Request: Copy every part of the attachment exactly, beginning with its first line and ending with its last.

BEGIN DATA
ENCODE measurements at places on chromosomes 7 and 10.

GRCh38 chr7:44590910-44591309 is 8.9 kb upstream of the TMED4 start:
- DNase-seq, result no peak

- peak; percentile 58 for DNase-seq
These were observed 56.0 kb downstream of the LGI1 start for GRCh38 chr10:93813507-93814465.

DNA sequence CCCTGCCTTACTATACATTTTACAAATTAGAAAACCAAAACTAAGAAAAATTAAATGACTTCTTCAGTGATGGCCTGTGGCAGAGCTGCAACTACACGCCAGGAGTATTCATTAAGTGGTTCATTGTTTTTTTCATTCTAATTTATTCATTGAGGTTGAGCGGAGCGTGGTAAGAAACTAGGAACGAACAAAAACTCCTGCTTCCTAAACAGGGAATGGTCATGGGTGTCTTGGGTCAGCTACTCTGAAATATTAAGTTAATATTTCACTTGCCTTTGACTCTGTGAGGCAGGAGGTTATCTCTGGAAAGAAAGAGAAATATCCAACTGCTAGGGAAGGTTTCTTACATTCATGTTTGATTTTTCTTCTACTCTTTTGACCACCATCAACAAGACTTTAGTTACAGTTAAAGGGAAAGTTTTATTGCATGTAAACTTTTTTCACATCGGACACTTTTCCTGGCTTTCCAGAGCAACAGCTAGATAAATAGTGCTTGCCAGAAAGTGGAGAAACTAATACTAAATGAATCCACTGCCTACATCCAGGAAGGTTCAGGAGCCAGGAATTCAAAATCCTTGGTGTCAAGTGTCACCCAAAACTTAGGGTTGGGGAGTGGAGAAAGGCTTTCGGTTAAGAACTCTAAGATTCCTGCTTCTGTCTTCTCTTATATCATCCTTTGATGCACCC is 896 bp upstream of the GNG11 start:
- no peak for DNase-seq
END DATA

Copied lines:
ENCODE measurements at places on chromosomes 7 and 10.

GRCh38 chr7:44590910-44591309 is 8.9 kb upstream of the TMED4 start:
- DNase-seq, result no peak

- peak; percentile 58 for DNase-seq
These were observed 56.0 kb downstream of the LGI1 start for GRCh38 chr10:93813507-93814465.

DNA sequence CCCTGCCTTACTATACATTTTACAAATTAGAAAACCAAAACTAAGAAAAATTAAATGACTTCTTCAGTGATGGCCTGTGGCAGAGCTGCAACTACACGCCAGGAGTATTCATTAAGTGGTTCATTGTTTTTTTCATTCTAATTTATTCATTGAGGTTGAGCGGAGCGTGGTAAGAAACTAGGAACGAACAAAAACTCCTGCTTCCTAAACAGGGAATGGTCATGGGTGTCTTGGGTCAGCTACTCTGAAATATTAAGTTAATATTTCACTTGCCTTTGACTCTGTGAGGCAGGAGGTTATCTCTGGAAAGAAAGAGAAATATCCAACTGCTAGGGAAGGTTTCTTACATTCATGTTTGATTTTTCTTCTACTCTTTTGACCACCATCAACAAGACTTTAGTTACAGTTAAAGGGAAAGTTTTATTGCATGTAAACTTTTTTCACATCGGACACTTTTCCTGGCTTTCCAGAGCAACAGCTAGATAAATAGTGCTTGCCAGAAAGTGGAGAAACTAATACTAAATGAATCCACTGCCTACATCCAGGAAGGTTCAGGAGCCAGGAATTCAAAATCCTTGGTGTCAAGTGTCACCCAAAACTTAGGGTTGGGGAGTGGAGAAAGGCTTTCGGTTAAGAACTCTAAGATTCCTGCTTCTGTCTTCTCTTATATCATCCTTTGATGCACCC is 896 bp upstream of the GNG11 start:
- no peak for DNase-seq